My NaNoWriMo Word Count Widgets!

Monday, 18 July 2011

Birthday books...and POV

Well, today I'm 32, and I have a caterpillar birthday cake!  My girls certainly keep me young...:-)

You know you're a writer when you still take your scheduled 2 hours at the kitchen table to work, even on your birthday.  And when you spend part of your birthday money on new writing books (I've exhausted the supply at my local library).  Today, Amazon kindly delivered:
Stephen King On Writing (a classic text)
David Baboulene The Story Book (a writers' guide to story development, principles, problem solving and marketing) and
Margaret Geraghty The five-minute writer (a whole book full of writing exercises)

I'll let you know how I get on with them!

All of the books I've read so far tell you to write something every day, and to set aside a specific time instead of just fitting it in "when you have a moment" (because that moment will never arrive).  I haven't written anything new in the past 24 hours but I've been reviewing the first 4 chapters of Hospital Corners to take Point of View (POV) into account.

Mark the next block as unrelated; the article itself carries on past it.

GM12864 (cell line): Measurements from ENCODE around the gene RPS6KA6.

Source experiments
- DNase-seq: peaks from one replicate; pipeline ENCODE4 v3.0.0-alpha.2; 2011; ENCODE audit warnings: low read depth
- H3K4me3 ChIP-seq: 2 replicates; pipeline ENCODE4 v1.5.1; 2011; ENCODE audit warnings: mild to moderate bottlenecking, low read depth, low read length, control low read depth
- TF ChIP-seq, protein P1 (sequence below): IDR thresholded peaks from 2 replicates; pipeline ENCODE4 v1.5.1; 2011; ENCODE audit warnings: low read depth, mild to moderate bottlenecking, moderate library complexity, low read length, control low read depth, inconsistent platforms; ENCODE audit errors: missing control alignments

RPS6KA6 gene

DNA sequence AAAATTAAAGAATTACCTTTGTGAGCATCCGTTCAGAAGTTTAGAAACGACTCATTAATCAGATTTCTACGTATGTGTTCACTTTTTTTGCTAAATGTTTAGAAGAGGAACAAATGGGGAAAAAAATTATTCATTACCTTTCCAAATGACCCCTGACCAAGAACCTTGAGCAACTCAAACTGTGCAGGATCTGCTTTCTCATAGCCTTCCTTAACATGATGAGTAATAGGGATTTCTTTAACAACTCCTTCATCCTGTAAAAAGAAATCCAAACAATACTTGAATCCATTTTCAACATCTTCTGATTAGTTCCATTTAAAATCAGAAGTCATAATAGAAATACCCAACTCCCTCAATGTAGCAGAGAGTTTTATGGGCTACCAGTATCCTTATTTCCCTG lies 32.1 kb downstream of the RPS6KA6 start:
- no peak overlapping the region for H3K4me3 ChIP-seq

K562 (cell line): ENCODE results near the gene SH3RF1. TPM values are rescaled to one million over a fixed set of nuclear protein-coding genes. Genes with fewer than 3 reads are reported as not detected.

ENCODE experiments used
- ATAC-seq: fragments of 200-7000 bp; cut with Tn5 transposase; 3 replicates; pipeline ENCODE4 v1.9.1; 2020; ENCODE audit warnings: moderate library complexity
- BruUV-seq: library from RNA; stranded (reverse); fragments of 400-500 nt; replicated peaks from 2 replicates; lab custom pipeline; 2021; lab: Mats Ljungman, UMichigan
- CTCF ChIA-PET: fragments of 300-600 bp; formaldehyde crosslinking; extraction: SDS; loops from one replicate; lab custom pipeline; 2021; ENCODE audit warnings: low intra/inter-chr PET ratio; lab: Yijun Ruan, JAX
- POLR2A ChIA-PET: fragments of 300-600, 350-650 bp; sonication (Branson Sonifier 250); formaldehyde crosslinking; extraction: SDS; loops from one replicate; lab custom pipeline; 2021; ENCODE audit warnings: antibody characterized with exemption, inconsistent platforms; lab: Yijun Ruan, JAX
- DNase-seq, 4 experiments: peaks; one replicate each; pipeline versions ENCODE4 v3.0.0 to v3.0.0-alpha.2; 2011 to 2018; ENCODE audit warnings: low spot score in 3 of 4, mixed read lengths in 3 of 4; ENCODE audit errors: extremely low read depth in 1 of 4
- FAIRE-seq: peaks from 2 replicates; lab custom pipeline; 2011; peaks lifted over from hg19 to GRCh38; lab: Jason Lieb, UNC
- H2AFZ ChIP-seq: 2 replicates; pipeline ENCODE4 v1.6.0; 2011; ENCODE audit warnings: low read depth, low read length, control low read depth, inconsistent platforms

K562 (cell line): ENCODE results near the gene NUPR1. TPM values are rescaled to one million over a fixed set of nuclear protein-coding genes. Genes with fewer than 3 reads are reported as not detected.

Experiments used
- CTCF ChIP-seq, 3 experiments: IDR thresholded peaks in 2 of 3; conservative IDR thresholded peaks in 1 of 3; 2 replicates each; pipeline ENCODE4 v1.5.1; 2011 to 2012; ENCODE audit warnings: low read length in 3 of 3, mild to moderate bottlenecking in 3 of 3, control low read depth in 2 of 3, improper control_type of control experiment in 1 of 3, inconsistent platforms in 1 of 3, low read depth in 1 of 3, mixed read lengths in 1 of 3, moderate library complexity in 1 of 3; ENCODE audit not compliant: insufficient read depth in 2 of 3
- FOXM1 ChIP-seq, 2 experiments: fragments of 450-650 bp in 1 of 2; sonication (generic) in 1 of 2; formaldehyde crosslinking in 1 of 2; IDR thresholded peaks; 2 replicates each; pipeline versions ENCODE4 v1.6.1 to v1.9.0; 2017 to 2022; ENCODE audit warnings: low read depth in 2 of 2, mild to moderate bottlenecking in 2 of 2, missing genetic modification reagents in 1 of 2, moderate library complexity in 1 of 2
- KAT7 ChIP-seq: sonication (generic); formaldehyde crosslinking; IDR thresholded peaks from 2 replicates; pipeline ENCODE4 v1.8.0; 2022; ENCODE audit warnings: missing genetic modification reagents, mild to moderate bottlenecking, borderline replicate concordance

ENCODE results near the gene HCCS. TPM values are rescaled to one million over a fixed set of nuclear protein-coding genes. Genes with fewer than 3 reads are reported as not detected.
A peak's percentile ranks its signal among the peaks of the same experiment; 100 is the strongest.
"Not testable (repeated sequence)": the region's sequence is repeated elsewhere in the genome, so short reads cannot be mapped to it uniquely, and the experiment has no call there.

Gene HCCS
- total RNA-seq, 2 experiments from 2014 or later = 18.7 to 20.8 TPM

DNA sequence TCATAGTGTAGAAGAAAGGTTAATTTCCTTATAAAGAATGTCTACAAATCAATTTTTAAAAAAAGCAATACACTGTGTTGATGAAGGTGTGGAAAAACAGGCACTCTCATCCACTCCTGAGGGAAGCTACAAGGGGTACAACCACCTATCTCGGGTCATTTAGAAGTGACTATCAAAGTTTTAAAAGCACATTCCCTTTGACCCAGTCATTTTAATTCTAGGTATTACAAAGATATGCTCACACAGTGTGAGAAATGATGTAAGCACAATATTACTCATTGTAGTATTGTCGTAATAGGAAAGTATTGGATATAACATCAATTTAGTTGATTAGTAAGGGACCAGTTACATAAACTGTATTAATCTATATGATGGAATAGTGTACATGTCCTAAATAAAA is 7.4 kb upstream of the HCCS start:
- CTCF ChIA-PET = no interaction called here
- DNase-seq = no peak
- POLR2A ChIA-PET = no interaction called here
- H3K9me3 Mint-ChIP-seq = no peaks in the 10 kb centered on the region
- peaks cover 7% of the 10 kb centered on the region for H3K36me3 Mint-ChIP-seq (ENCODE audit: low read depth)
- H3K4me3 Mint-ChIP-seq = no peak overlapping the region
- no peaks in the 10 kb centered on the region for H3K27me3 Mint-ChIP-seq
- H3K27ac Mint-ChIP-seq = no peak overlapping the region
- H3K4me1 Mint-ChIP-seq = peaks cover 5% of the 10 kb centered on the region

It's not something I knew much about until I read How Not To Write a Novel by Sandra Newman & Howard Mittelmark.  It's a great book, very funny in places, and one of the more helpful writing books I've read over the past few months.  There are many books telling you how to devise a story arc, write a character CV and so on....but this book trumps them all.  It really got me to consider POV from sentence to sentence.

Here is a paragraph from Chapter 1:  "Esme gave a deep sigh.  Here she was standing in an empty hospital cafeteria; a lone figure in her thick wool winter coat, her pink cardigan poking out the bottom of the sleeves in little frills, a mid-calf tweed pleated skirt, thick black tights and sensible flat, stout shoes."

I wrote the description to let the reader "see" Esme more clearly, but didn't think about POV.  This whole chapter is supposed to be from Esme's POV and I've just described what she's wearing from an author's POV.  When did you last describe exactly what you were wearing to anyone, let alone yourself?  I fell into the trap of telling the reader what she was wearing, not showing them what she was thinking as she stood there. 

Here's the amended paragraph:  "Esme gave a deep sigh.  What must I look like?  An idiot, that's what.  All wrapped up in my warmest winter clothes in a hospital where the thermostat is set to boiling."

It might take me a bit longer to get on with writing new chapters, but it'll definitely be worth it in the long run!

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